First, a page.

January 14, 2005

We are finally going to leave Pohnpei. Tomorrow, Saturday, we set off for Lukunor in the Lower Mortlock group of islands in the Southern part of Chuuk State. We ended up staying here in Pohnpei much longer then we had planned for a variety of reasons. Boat repairs, bad weather, the usual stuff. It will take 2 days to reach Lukunor, an atoll about 5 or 6 miles long and 2 or 3 wide. The atoll has a population of about 1,000, a bit higher then the atolls in the Marshall Islands of similar size. We plan to stay only a few days in Lukunor, then we will sail another 300 miles to Puluwat, one of the most lovely islands in the Carolines, we have heard. This atoll has only 2 islets or motus and an anchorage between them. We hope to stay at least a week there before moving on to Wolei (pronounced Whoa-lee-eye) another small atoll about 5 miles long. This one is very unusual though, it looks like 2 atolls, both round, crashed into each other and now looks like 2 rings joined. Islets are on all sides of the twin atoll.

All that in one month. January 15th to February 15th. On the second of those dates we hope to be arriving in Palau. The sooner we arrive there, the more time we will have to spend, because we are fairly committed to leaving before March 15th. This is my best guess of the latest we can depart for Indonesia without risking running into contrary, Southerly, winds on our route. In fact, we must get all the way South to the island of Flores in Indonesia (where we turn to the West) before the seasonal winds shift from NE to SW. Once we are in Flores we can work our way West, day hopping, on the Northern coast of the string of islands that stretch from just North of Timor all the way West to Java. Our plan is to continue West until Bali, and then after a suitable repast, head North to the Southern coast of Borneo, perhaps stopping at a place called Benjarmasin which has caught my eye lately.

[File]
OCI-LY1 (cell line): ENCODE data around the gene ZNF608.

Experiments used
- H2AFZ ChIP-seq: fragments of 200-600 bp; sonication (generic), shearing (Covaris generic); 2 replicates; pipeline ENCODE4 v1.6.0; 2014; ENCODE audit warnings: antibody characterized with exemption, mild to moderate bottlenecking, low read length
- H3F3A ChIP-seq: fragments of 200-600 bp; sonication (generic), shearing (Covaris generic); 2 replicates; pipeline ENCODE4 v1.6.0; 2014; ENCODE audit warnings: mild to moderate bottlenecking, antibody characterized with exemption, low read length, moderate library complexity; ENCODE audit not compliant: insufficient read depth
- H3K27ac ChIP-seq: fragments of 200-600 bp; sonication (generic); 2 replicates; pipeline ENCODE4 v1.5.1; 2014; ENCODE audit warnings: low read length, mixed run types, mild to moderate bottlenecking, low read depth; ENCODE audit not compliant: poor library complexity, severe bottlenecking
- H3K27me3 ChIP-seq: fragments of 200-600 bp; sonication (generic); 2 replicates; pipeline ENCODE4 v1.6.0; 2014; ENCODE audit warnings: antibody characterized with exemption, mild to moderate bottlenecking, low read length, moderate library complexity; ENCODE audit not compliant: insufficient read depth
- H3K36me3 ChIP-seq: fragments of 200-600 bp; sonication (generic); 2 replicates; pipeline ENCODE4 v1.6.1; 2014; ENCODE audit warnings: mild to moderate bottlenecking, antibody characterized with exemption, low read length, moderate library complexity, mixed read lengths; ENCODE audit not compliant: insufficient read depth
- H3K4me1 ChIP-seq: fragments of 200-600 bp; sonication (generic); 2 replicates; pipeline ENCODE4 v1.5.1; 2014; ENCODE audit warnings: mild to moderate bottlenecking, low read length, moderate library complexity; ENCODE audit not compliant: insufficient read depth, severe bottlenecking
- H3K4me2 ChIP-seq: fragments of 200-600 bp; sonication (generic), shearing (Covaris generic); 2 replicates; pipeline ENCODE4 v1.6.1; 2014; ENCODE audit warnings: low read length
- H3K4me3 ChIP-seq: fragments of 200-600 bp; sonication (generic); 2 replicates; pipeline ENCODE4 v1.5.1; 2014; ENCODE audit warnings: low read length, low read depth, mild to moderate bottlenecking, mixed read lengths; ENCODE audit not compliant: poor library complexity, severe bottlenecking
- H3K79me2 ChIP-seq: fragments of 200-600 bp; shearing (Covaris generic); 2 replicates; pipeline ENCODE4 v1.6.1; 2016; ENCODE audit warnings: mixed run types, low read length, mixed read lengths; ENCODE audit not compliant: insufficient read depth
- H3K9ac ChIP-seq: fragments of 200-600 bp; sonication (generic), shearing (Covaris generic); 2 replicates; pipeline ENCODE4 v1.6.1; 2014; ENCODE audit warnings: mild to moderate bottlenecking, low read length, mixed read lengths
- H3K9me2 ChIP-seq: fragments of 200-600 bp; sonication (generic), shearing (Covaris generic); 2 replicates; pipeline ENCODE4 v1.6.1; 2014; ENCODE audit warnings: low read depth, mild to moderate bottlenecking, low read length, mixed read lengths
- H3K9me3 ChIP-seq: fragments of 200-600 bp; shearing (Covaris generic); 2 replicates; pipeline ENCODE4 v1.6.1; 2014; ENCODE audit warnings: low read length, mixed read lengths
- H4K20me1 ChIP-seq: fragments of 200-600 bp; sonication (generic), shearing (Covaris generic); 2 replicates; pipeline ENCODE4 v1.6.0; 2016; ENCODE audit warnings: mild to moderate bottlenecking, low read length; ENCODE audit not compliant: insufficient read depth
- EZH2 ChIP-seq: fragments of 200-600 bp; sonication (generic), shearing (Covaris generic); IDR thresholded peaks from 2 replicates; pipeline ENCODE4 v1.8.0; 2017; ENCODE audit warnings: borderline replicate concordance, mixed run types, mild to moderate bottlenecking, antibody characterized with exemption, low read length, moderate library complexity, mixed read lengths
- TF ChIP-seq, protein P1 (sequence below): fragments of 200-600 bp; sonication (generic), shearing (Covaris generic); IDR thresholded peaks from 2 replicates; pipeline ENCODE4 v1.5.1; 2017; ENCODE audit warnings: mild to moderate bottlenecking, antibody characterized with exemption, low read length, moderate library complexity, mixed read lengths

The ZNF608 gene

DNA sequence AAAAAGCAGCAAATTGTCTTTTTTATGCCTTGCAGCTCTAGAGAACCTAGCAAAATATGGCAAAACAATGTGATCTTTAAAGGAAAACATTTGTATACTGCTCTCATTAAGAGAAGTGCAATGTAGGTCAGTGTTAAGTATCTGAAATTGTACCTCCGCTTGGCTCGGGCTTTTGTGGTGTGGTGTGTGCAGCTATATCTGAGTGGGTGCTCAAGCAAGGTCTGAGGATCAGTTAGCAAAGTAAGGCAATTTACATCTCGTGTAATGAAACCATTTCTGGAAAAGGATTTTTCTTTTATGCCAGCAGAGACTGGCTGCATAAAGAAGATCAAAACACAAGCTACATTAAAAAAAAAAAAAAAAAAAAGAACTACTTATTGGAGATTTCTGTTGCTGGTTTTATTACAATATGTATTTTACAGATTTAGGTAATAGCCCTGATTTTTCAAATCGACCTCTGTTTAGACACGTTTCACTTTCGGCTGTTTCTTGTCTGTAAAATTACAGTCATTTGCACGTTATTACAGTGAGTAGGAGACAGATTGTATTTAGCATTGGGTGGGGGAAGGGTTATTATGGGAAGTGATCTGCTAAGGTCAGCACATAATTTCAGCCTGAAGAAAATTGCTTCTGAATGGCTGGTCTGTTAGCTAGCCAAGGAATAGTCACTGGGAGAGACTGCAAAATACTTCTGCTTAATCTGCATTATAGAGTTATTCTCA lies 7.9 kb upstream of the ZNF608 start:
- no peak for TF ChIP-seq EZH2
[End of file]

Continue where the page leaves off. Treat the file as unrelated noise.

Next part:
Our latest idea is to head North along the Western coast of Borneo to Kuching in Sarawak, on the Malaysian side of Borneo. Here there are opportunities to travel upcountry in river boats to visit people living in the traditional longhouse structures common in Borneo and parts of Malaysia.